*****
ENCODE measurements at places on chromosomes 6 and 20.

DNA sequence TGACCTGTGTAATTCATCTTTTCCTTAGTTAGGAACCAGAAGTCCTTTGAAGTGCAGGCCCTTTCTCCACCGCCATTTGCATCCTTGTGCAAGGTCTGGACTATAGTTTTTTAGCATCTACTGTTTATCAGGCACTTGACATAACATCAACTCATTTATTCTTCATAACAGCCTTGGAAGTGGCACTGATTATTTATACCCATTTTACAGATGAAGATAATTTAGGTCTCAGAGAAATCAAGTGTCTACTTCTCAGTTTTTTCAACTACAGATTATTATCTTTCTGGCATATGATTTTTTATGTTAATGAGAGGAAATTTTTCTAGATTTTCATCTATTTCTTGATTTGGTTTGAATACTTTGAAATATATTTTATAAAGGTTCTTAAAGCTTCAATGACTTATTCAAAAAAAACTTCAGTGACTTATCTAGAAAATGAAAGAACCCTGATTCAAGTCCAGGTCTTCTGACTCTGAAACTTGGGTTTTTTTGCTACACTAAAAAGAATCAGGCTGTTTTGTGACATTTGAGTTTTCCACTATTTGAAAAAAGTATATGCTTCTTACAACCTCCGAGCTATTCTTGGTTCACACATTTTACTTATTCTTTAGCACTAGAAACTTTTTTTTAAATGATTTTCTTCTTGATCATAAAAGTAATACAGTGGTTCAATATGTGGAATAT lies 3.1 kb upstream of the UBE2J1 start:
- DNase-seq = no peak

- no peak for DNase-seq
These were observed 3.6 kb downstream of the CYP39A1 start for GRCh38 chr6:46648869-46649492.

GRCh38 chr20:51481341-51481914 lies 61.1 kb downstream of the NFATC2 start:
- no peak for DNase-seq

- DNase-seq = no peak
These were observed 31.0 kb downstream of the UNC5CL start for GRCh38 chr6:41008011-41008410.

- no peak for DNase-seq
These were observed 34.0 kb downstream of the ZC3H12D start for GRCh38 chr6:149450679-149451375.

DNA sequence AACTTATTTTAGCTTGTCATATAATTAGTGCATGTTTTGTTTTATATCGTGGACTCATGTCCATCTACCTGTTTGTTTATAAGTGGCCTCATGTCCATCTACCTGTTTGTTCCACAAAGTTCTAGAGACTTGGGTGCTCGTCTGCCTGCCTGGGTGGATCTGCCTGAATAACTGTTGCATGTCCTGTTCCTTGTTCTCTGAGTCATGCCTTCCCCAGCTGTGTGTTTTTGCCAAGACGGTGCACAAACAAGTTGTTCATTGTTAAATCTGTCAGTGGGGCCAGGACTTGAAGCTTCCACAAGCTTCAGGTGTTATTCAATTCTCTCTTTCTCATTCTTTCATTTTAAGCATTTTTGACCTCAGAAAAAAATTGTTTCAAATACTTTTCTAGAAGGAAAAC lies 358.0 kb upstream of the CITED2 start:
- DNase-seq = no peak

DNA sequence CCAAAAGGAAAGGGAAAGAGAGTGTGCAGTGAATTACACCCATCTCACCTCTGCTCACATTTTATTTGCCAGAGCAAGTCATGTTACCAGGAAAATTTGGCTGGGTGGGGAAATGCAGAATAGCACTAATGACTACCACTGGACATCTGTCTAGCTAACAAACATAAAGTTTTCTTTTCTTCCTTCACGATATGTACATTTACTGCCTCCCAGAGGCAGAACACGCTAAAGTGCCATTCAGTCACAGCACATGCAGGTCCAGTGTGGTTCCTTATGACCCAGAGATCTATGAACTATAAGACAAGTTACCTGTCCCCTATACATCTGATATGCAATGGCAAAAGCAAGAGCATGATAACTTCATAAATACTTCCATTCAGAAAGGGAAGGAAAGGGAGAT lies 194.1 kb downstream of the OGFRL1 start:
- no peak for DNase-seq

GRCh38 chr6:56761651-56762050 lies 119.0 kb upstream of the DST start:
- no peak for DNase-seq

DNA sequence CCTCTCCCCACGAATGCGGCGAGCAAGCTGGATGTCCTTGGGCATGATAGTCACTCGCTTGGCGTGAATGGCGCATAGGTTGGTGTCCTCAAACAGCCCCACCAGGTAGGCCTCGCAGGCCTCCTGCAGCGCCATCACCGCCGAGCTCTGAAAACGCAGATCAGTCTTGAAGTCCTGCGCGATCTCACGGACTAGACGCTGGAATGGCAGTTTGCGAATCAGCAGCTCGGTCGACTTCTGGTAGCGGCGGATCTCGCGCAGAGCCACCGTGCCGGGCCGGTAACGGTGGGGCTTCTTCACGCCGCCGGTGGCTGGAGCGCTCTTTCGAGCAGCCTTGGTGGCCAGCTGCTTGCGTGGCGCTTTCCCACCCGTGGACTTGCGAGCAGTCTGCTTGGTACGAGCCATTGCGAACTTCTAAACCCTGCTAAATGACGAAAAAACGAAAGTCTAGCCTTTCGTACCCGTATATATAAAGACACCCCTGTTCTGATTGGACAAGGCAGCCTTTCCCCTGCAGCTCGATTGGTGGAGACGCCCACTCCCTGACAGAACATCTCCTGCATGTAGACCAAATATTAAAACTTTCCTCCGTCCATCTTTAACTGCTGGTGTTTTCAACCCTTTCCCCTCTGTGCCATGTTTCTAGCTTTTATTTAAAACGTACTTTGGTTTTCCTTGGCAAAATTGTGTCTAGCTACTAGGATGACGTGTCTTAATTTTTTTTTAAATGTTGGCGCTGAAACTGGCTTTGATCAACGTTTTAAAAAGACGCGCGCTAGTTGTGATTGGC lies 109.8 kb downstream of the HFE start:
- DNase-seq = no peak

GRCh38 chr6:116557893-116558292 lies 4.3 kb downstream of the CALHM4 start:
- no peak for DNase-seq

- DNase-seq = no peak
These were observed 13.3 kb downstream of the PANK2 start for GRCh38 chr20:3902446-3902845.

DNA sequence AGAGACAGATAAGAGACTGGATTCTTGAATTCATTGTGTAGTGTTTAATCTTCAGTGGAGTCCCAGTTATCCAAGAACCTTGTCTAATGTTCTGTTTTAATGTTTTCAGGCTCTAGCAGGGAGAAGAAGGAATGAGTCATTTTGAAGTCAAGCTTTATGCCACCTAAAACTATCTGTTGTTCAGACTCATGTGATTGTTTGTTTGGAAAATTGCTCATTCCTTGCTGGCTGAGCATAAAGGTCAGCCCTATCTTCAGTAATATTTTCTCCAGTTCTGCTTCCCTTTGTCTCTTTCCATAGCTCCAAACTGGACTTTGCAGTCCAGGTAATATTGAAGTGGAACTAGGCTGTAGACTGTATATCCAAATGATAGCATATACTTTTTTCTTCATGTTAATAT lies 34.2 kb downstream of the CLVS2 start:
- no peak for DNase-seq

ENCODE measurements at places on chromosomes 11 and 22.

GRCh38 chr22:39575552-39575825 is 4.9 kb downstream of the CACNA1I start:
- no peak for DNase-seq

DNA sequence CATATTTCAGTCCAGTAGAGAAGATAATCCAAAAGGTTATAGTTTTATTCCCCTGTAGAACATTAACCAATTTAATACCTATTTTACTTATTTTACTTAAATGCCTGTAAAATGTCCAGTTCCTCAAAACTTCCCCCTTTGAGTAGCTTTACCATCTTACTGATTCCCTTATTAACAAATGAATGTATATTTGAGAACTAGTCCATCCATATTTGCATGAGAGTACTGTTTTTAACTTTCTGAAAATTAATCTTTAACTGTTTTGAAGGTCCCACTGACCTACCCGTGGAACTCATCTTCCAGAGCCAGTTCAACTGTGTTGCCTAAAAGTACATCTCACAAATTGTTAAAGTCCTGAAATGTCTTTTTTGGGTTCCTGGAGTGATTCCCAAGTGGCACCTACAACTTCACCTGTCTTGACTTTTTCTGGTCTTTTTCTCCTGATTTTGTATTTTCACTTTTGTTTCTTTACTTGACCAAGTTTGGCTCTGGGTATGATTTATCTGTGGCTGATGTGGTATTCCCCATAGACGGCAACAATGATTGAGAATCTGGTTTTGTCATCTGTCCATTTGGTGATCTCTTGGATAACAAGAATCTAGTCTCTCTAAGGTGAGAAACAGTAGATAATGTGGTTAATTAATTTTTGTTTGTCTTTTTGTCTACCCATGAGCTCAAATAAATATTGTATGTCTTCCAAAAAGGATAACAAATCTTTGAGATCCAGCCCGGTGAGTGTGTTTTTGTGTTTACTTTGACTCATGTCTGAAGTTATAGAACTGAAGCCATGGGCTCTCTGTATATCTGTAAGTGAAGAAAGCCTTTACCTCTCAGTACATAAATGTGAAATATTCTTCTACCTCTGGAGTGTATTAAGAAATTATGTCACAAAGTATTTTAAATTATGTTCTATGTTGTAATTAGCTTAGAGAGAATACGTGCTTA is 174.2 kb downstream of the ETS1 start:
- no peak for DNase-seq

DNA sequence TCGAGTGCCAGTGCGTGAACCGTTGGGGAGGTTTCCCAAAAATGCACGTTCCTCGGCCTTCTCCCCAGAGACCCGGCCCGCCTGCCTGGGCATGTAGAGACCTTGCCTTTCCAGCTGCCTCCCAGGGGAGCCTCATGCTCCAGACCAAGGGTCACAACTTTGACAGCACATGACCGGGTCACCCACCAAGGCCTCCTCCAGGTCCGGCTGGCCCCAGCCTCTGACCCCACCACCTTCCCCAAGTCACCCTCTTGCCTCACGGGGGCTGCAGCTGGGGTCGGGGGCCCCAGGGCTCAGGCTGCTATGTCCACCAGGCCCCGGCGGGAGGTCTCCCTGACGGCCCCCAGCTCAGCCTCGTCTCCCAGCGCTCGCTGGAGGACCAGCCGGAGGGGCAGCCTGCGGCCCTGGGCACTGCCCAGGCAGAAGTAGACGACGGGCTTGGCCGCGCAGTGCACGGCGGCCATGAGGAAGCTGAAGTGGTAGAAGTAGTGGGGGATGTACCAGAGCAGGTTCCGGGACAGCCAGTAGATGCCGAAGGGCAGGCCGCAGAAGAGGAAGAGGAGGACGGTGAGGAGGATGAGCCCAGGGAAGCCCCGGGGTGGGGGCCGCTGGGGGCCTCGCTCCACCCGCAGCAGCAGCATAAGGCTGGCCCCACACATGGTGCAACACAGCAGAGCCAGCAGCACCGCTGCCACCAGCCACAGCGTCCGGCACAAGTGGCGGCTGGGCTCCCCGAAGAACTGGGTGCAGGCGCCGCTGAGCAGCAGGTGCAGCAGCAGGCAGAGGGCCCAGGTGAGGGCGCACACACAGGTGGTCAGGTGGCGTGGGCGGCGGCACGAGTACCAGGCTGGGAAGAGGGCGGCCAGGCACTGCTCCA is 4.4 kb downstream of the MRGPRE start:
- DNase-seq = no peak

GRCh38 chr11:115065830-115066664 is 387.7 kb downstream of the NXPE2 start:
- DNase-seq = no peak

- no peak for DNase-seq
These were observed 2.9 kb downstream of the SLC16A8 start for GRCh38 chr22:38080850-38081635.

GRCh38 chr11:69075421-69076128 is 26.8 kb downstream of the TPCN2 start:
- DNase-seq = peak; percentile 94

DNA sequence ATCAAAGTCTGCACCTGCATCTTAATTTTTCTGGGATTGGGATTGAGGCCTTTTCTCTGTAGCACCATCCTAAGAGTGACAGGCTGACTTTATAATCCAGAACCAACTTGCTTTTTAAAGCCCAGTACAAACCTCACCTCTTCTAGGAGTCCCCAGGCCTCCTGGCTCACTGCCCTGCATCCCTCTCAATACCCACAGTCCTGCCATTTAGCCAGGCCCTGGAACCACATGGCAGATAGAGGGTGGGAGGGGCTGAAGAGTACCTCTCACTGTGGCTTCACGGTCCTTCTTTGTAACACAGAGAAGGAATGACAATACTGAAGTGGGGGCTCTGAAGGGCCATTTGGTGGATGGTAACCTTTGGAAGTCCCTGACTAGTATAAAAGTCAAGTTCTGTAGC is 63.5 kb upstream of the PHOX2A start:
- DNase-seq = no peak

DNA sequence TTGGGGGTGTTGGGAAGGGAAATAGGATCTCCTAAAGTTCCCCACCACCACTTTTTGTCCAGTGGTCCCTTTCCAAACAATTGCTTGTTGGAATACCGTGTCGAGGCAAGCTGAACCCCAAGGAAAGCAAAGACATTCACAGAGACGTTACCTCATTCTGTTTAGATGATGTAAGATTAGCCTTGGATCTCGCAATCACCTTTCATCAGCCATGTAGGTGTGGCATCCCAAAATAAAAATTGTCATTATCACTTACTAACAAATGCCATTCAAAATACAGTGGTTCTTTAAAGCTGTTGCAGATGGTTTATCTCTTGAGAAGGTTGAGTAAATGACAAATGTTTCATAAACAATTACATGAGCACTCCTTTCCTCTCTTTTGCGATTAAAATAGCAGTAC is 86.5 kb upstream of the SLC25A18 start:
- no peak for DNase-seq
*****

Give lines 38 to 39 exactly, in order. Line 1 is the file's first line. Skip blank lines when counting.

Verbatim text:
- DNase-seq = peak; percentile 94

DNA sequence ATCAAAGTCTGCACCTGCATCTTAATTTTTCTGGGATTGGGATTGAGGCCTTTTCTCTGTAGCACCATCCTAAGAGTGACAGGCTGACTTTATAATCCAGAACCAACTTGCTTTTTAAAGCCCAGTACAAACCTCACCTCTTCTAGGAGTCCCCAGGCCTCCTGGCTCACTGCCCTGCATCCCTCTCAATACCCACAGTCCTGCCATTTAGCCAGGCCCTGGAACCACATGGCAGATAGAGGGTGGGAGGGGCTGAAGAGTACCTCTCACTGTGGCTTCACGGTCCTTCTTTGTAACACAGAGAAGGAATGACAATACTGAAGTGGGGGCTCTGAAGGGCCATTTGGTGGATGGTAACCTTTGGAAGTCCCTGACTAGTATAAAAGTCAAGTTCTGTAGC is 63.5 kb upstream of the PHOX2A start: